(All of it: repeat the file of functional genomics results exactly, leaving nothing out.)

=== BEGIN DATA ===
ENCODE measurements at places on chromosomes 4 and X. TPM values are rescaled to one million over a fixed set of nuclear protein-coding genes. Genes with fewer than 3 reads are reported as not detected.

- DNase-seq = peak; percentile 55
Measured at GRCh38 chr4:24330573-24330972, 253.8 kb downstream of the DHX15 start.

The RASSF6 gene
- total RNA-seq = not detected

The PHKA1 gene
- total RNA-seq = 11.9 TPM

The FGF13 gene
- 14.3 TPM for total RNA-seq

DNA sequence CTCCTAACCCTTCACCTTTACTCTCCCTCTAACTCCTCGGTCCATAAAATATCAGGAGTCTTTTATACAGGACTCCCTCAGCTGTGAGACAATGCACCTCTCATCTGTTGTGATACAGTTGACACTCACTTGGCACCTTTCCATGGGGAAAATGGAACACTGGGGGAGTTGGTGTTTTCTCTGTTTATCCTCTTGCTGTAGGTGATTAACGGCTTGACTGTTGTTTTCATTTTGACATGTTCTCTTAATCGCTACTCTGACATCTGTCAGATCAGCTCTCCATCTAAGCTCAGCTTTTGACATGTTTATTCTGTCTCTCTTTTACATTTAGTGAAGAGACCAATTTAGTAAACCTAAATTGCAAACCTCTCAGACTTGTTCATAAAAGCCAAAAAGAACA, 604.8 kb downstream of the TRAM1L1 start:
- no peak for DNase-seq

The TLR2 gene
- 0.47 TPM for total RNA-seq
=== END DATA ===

ENCODE measurements at places on chromosomes 4 and X. TPM values are rescaled to one million over a fixed set of nuclear protein-coding genes. Genes with fewer than 3 reads are reported as not detected.

- DNase-seq = peak; percentile 55
Measured at GRCh38 chr4:24330573-24330972, 253.8 kb downstream of the DHX15 start.

The RASSF6 gene
- total RNA-seq = not detected

The PHKA1 gene
- total RNA-seq = 11.9 TPM

The FGF13 gene
- 14.3 TPM for total RNA-seq

DNA sequence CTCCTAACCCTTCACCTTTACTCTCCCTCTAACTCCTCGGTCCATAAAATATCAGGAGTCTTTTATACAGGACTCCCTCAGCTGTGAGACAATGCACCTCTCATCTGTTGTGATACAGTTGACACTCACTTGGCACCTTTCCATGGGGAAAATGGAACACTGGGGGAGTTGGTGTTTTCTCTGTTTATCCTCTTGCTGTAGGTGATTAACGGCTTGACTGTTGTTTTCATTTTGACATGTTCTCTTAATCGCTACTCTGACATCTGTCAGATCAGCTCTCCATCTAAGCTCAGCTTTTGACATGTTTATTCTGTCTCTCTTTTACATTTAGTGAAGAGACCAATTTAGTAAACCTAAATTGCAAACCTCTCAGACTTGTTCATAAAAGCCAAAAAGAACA, 604.8 kb downstream of the TRAM1L1 start:
- no peak for DNase-seq

The TLR2 gene
- 0.47 TPM for total RNA-seq